When we’re first introduced to Morán, he’s determined to escape the rat race where the first thing people ask is invariably some variation on “what do you do for work?”, as if that’s the only meaningful way to assess someone’s worth. As strictly as “The Delinquents” can be called a movie about anything, it is a movie about finding a better question. The answers are off the table here, throughout the film, wide, wide, Wide open ending, but that frame of reference expands a little more with each passing scene.

The thing is, work has never been a particularly significant index to identity in the first place. Ramón was employed at the bank for years, spending more time with his colleagues than with his family, yet he and his colleagues developed almost zero loyalty to each other. Morán does not choose him as his accomplice because they are friends, but simply because it was the more convenient choice (a decision due to some silly business involving a neck brace). The fact that Ramón has to support the thirstiest teenage son in the world – you’ll see what I mean – is not a factor, as is the fact that Ramón looks a bit like Ben Mendelsohn and maintains an extraordinarily active sex life for a long- the married man has nothing to do with his eventual decision to leave his life as a worker bee behind.

Ramón will arrive to leave the rest of the world behind, while the bank teller seems to slip into another plane of existence after Morán instructs him to bury part of the money in the hills of Cordoba. It’s there, near the end of a long journey that stretches from one part of Moreno’s film to the other, that he encounters a group of free spirits who reveal the true breadth of what this life has to offer. It is testament to the disarming effect of Moreno’s narrative rhythms – to the enchanted allure of his zooms and to the ability of Astor Piazzolla’s oboe symphonies to drag you away with them – that Ramón’s chance encounter with some strangers at a watering hole has the same mind-altering power of Morpheus that introduces Neo to the Matrix. It doesn’t hurt that one of the women he meets there takes a liking to him, nor that the one-day romance that develops between them is struck by the magic of a lifelong memory. The spark that Ramón feels around Norma (Margarita Molfino) hovers in his mind like an open flame, which he struggles to put out once he returns to his wedding in Buenos Aires.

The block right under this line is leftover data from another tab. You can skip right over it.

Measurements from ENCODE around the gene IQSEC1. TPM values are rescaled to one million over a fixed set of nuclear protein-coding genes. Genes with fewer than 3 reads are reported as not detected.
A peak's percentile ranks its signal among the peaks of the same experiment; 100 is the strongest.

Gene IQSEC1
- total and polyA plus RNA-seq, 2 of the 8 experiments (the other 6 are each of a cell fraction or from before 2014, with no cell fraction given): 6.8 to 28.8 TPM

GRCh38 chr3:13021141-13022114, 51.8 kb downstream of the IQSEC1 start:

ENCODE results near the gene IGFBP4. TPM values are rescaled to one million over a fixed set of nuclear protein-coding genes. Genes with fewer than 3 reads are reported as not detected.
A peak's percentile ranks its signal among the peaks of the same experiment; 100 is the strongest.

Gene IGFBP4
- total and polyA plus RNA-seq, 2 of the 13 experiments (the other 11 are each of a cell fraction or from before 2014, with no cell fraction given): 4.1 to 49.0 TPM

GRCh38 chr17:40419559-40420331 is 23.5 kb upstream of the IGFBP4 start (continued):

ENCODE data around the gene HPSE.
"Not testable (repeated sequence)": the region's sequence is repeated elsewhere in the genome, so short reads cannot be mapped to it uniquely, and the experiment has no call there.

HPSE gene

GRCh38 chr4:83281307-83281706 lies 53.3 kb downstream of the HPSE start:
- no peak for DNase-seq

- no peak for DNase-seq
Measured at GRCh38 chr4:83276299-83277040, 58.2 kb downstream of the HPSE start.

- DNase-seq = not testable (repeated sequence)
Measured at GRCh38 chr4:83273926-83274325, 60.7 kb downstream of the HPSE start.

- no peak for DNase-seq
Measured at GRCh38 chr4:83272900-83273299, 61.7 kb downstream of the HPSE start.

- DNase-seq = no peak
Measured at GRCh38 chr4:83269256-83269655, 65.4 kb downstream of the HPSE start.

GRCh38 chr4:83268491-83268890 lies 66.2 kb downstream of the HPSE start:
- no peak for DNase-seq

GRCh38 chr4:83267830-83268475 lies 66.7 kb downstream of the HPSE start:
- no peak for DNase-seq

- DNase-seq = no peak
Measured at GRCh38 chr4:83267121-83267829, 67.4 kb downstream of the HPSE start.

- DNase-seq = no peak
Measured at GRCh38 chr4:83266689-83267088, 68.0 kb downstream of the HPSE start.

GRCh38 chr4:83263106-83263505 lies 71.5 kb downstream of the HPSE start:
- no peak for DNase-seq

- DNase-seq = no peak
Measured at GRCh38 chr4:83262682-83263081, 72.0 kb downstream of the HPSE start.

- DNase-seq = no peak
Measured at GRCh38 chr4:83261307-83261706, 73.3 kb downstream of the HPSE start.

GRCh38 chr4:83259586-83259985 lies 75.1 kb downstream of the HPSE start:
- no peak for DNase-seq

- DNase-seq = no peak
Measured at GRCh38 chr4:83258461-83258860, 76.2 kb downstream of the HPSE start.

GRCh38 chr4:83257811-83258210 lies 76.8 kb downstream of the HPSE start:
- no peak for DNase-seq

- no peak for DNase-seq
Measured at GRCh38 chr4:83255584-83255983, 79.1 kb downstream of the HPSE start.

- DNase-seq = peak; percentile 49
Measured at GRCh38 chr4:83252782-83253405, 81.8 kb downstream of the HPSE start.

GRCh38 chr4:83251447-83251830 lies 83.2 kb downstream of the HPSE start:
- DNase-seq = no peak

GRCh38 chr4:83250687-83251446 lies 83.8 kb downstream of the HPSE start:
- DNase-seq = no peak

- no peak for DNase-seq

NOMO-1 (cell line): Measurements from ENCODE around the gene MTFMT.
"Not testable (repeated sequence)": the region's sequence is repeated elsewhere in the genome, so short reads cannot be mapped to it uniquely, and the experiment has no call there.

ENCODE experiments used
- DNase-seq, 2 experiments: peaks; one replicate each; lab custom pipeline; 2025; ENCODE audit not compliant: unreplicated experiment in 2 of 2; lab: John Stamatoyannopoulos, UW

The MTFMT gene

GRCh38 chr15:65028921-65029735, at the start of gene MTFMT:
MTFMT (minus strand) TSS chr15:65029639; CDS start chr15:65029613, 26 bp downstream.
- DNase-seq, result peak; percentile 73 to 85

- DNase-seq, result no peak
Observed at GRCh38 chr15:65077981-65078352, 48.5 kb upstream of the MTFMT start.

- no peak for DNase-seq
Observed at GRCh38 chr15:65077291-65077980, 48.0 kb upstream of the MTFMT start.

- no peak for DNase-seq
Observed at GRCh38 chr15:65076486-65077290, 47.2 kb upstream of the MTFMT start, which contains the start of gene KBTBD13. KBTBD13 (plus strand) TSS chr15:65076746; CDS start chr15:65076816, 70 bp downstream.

It is here, in the even more languid and abstract second half of Moreno’s film, that “The Delinquents” begins to dwell on the true cost of freedom. It does so without a hint of moral panic or the threat of becoming a cautionary tale, as Moreno relies on ruminating split screens and an elastic sense of time to take stock of what it means to embrace a life without stops or boundaries.

Moran and Ramon do not punished for their choices, per se, but there I am consequences of blowing wherever the wind takes you, and it requires each of these men to relinquish the control that had made them feel at home in their previous lives, at least in one way or another. As with any good existential crisis, their newfound awareness of the meaninglessness of life will have to be its own reward.

“Where is the freedom?” asks a song in the credits. Morán and Ramón are tasked with finding it themselves, and Moreno is unwilling to offer them any hints, even when the promise of freedom is all these characters have left. Their quest is naturally without a fixed destination, but watching them ride off into the sunset, the palpable sense of limitless possibilities feels like victory enough. “Wasn’t the film dead?” someone asks the director whom Ramón meets by chance during his trip to Cordoba. “Maybe he’s not quite dead,” they reply.

Grade: B+

“The Delinquents” premiered at the 2023 Cannes Film Festival. It is currently seeking distribution in the United States.